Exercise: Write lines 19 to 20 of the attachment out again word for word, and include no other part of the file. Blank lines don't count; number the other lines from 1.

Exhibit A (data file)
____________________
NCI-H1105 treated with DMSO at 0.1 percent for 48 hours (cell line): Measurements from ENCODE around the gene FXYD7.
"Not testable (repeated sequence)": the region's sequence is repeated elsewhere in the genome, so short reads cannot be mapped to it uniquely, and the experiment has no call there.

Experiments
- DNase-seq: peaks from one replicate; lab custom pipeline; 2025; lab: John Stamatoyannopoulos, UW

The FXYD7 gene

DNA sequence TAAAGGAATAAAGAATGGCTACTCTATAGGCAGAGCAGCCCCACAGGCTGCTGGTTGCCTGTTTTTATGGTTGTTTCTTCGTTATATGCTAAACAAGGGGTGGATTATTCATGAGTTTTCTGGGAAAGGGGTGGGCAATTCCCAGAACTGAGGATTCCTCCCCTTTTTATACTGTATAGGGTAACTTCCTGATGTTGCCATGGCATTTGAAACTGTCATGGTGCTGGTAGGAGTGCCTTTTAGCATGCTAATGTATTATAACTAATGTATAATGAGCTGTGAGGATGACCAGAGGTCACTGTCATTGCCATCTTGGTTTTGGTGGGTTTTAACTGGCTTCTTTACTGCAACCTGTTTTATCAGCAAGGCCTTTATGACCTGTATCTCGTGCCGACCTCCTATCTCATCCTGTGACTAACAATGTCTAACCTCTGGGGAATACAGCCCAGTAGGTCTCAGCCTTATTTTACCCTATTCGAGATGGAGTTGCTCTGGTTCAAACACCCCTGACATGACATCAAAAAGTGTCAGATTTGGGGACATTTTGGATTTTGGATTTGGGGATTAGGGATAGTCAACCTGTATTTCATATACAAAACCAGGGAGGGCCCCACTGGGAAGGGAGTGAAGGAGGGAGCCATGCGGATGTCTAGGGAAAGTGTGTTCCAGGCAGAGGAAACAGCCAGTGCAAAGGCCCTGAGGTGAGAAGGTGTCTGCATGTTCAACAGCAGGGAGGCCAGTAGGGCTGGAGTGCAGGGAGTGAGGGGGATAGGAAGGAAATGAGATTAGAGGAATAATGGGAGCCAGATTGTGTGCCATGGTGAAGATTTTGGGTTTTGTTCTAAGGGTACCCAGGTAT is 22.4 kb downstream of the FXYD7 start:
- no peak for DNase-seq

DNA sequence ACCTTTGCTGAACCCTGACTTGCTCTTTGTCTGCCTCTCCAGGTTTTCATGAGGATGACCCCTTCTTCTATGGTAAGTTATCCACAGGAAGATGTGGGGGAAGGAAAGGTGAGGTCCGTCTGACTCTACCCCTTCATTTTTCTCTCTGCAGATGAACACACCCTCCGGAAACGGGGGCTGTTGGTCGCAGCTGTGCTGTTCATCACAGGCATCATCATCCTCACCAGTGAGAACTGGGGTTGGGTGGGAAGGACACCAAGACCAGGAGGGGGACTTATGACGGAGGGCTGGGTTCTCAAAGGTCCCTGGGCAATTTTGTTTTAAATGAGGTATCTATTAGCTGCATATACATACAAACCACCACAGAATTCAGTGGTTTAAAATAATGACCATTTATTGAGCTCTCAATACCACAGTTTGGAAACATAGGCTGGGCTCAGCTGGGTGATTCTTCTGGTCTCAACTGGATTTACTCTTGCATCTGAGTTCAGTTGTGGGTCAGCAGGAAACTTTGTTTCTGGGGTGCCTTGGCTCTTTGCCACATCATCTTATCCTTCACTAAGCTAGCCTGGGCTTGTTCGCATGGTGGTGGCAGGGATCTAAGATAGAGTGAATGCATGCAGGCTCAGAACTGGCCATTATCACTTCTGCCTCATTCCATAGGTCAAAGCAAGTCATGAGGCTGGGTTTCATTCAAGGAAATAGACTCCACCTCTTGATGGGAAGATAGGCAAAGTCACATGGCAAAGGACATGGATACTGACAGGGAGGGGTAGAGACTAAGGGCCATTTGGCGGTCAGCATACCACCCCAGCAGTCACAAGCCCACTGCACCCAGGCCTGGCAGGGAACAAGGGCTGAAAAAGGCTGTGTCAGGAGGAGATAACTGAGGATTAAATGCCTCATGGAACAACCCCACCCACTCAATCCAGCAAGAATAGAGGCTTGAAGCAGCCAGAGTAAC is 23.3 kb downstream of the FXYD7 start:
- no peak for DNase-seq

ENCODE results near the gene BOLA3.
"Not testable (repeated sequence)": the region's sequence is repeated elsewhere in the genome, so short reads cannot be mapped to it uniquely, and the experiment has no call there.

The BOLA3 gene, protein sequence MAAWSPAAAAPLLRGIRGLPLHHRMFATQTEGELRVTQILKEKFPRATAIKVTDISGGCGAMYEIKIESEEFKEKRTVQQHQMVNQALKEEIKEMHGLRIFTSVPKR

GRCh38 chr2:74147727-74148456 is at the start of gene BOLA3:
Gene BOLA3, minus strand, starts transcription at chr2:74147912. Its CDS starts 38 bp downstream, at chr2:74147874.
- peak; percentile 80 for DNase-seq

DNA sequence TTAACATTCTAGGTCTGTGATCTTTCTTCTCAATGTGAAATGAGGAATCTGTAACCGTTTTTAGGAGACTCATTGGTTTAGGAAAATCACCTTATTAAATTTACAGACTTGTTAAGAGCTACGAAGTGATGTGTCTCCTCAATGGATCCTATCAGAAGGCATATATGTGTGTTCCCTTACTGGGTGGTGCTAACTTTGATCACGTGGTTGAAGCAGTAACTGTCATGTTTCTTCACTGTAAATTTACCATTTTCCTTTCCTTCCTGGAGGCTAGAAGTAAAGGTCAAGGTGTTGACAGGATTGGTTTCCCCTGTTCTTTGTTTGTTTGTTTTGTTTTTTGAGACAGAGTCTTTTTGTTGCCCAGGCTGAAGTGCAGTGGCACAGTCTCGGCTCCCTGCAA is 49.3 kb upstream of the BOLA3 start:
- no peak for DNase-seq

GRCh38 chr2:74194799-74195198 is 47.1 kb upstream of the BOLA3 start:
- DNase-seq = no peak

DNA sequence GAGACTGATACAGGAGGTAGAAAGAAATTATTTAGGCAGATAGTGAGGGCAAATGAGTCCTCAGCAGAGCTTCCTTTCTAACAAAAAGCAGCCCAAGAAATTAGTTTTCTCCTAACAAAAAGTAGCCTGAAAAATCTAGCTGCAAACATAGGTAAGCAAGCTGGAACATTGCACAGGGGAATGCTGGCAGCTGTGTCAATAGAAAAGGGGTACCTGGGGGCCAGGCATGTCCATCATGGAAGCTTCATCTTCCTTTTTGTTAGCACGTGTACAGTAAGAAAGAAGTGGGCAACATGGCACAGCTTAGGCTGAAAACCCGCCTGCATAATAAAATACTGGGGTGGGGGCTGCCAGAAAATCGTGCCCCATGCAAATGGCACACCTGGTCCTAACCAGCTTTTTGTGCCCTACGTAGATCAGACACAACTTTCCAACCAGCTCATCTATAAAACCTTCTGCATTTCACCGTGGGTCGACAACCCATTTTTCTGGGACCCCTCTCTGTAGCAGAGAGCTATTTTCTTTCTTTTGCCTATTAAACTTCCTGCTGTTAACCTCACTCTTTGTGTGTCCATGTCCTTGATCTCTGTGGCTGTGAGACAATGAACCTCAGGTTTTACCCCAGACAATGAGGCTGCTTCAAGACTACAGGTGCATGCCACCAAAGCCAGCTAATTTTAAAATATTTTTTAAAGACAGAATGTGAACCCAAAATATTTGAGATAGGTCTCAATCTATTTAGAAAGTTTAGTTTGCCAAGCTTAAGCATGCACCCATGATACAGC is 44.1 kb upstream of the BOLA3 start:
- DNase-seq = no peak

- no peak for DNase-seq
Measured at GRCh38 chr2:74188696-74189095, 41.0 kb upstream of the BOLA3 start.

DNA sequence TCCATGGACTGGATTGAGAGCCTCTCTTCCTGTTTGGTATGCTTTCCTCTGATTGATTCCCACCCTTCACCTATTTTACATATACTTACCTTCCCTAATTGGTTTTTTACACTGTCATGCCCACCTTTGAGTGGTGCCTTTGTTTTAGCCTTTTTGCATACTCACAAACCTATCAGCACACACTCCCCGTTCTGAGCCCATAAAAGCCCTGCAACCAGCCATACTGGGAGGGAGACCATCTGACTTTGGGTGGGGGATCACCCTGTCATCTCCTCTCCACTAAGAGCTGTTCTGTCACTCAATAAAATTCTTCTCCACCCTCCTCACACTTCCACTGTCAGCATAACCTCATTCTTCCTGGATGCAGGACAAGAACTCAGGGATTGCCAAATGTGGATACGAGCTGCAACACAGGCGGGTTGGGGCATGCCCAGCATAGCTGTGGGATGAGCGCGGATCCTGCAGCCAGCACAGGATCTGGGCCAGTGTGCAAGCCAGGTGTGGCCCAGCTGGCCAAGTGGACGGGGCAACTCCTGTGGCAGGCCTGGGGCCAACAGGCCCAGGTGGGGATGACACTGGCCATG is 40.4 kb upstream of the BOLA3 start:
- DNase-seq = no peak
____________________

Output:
- DNase-seq = no peak

DNA sequence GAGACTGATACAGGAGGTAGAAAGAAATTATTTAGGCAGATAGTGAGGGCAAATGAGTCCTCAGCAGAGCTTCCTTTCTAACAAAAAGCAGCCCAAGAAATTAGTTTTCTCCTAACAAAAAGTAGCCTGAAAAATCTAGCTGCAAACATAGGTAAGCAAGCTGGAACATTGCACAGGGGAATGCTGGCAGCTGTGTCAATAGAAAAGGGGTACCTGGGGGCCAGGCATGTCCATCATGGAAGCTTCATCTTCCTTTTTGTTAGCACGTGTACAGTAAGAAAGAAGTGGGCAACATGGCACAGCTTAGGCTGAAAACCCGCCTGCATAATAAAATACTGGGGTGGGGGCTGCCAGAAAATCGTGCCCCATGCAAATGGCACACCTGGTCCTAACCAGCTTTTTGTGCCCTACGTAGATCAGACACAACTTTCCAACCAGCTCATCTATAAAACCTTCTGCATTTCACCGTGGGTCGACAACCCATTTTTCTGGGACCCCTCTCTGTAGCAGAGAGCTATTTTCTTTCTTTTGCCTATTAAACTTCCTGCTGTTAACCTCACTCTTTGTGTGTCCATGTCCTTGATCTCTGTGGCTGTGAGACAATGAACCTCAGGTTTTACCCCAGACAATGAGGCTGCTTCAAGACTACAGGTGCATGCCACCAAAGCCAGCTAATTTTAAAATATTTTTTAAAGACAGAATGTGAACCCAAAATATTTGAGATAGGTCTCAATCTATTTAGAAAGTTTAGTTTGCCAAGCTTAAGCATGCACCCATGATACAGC is 44.1 kb upstream of the BOLA3 start: